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Solis Invictus

Solis Invictus

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Solis Invictus :

Solis Invictus, or the Invincible Sun, was a religion instituted by of Emperor Aurelian (CE 270-274), as the official recognition of sun worship in the Roman Empire. The cult of Mithras and the Solis Invictus and are virtually the same.  In fact, “The Undefeated Sun God” was a religious title applied to at least three distinct divinities during the later Roman Empire: Elagabalus, Mithras, and Sol. Contrasted to the earlier agrarian cult of Sol Indiges (“the native sun” or “the invoked sun”), the title Deus (god) Sol Invictus was formed by analogy with the imperial Roman title: titulature pius felix invictus (“dutiful, fortunate, unconquered”).

In the year 307 CE, Emperor Diocletian, a sun worshiper, was involved in the dedication of a temple to Mithra and was responsible for the burning of the scripture that made it possible for the last emperors to formulate their own versions of “Christianity”.

The Emperor Constantine, while claiming to be Christian, held the title of “Pontifex Maximus” [1] the highest priest of the Roman pantheon. On his coinage were written the words “Sol Comti Invictus”, or Committed to the Invincible Sun. Solar symbolism was popular with early Christian authors, as Jesus was referred to as the “sun of righteousness.”

HeliosThe Romans held a festival on 25 December called “Dies Natalis Solis Invicti”, or “the birthday of the unconquered sun”.  The 25th of December was celebrated as the birth of the sun, given as born by the “Queen of Heaven”, or the “Mother of God”.  Mithra was considered a mediator between God and man. The use of the title Sol Invictus allowed several solar deities to be worshipped collectively, including Elah-Gabal[2], a Syrian sun god; Sol, and Mithras, a soldiers’ god of Persian origin. Sunday (Deis Solis), the Day of the Sun, was considered by Mithraists as a holy day of rest.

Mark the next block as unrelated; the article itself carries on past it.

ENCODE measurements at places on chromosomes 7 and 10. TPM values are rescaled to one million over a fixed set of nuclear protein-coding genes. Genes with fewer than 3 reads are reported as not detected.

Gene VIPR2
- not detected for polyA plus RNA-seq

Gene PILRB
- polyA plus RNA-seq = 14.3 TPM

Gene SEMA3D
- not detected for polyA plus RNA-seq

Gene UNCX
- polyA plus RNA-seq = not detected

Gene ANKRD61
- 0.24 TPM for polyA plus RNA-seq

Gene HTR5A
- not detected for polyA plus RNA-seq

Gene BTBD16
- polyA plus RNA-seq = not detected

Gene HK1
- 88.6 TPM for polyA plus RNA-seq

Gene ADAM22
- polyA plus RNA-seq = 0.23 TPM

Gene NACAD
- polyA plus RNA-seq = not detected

The Roman Mithras was perhaps the greatest rival of early Christianity for many reasons. As well as being a religion popular in the Roman Army, Mithraism had many similarities with Christianity:  Mithras was born of a virgin, remained celibate, his worship involved baptism, the sharing of bread marked with a cross and wine as sacrificial blood, leaving Sundays sacred, and Mithras was also born on December 25th. Mithras’ followers call themselves “Brothers” and were led by a priest called “Father”, or Pater. The symbols of the father were a bat, a curved sword, a ring and hat.

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